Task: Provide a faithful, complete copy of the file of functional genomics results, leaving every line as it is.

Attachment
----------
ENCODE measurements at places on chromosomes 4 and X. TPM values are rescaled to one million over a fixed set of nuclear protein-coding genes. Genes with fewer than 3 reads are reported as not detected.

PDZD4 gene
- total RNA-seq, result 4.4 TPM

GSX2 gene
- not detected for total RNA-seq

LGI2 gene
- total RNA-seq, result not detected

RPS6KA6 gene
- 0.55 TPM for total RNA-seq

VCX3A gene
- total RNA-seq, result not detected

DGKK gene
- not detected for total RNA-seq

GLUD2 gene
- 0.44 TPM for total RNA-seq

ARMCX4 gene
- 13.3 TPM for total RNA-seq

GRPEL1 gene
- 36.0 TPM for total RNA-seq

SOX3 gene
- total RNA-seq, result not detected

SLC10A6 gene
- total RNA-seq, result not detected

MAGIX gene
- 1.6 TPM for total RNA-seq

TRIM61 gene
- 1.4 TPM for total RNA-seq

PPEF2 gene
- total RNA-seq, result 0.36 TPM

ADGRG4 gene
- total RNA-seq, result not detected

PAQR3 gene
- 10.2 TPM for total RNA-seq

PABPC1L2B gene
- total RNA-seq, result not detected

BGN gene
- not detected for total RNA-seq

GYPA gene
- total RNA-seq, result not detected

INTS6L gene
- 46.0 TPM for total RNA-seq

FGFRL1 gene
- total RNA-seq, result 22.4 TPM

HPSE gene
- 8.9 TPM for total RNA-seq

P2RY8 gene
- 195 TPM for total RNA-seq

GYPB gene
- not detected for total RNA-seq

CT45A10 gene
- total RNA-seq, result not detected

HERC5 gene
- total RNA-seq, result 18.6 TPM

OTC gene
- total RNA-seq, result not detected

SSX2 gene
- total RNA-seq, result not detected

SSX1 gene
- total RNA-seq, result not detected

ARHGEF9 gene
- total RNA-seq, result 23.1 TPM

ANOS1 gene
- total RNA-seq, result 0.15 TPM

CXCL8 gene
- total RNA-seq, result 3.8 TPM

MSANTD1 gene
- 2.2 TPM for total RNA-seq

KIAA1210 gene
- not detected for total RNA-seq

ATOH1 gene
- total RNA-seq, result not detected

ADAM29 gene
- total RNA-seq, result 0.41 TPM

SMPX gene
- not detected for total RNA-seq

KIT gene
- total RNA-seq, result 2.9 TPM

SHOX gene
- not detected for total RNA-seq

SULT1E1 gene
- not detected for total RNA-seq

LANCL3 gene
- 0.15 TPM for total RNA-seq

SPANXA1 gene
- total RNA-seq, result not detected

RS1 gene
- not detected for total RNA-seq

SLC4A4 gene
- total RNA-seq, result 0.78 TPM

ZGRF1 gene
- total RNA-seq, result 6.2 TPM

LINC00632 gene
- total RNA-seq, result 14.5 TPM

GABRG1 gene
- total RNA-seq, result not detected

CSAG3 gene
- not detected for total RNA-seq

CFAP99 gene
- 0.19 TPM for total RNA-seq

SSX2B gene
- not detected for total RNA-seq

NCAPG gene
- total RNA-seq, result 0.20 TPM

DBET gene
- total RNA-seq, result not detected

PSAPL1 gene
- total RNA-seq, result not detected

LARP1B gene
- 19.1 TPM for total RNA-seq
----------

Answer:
ENCODE measurements at places on chromosomes 4 and X. TPM values are rescaled to one million over a fixed set of nuclear protein-coding genes. Genes with fewer than 3 reads are reported as not detected.

PDZD4 gene
- total RNA-seq, result 4.4 TPM

GSX2 gene
- not detected for total RNA-seq

LGI2 gene
- total RNA-seq, result not detected

RPS6KA6 gene
- 0.55 TPM for total RNA-seq

VCX3A gene
- total RNA-seq, result not detected

DGKK gene
- not detected for total RNA-seq

GLUD2 gene
- 0.44 TPM for total RNA-seq

ARMCX4 gene
- 13.3 TPM for total RNA-seq

GRPEL1 gene
- 36.0 TPM for total RNA-seq

SOX3 gene
- total RNA-seq, result not detected

SLC10A6 gene
- total RNA-seq, result not detected

MAGIX gene
- 1.6 TPM for total RNA-seq

TRIM61 gene
- 1.4 TPM for total RNA-seq

PPEF2 gene
- total RNA-seq, result 0.36 TPM

ADGRG4 gene
- total RNA-seq, result not detected

PAQR3 gene
- 10.2 TPM for total RNA-seq

PABPC1L2B gene
- total RNA-seq, result not detected

BGN gene
- not detected for total RNA-seq

GYPA gene
- total RNA-seq, result not detected

INTS6L gene
- 46.0 TPM for total RNA-seq

FGFRL1 gene
- total RNA-seq, result 22.4 TPM

HPSE gene
- 8.9 TPM for total RNA-seq

P2RY8 gene
- 195 TPM for total RNA-seq

GYPB gene
- not detected for total RNA-seq

CT45A10 gene
- total RNA-seq, result not detected

HERC5 gene
- total RNA-seq, result 18.6 TPM

OTC gene
- total RNA-seq, result not detected

SSX2 gene
- total RNA-seq, result not detected

SSX1 gene
- total RNA-seq, result not detected

ARHGEF9 gene
- total RNA-seq, result 23.1 TPM

ANOS1 gene
- total RNA-seq, result 0.15 TPM

CXCL8 gene
- total RNA-seq, result 3.8 TPM

MSANTD1 gene
- 2.2 TPM for total RNA-seq

KIAA1210 gene
- not detected for total RNA-seq

ATOH1 gene
- total RNA-seq, result not detected

ADAM29 gene
- total RNA-seq, result 0.41 TPM

SMPX gene
- not detected for total RNA-seq

KIT gene
- total RNA-seq, result 2.9 TPM

SHOX gene
- not detected for total RNA-seq

SULT1E1 gene
- not detected for total RNA-seq

LANCL3 gene
- 0.15 TPM for total RNA-seq

SPANXA1 gene
- total RNA-seq, result not detected

RS1 gene
- not detected for total RNA-seq

SLC4A4 gene
- total RNA-seq, result 0.78 TPM

ZGRF1 gene
- total RNA-seq, result 6.2 TPM

LINC00632 gene
- total RNA-seq, result 14.5 TPM

GABRG1 gene
- total RNA-seq, result not detected

CSAG3 gene
- not detected for total RNA-seq

CFAP99 gene
- 0.19 TPM for total RNA-seq

SSX2B gene
- not detected for total RNA-seq

NCAPG gene
- total RNA-seq, result 0.20 TPM

DBET gene
- total RNA-seq, result not detected

PSAPL1 gene
- total RNA-seq, result not detected

LARP1B gene
- 19.1 TPM for total RNA-seq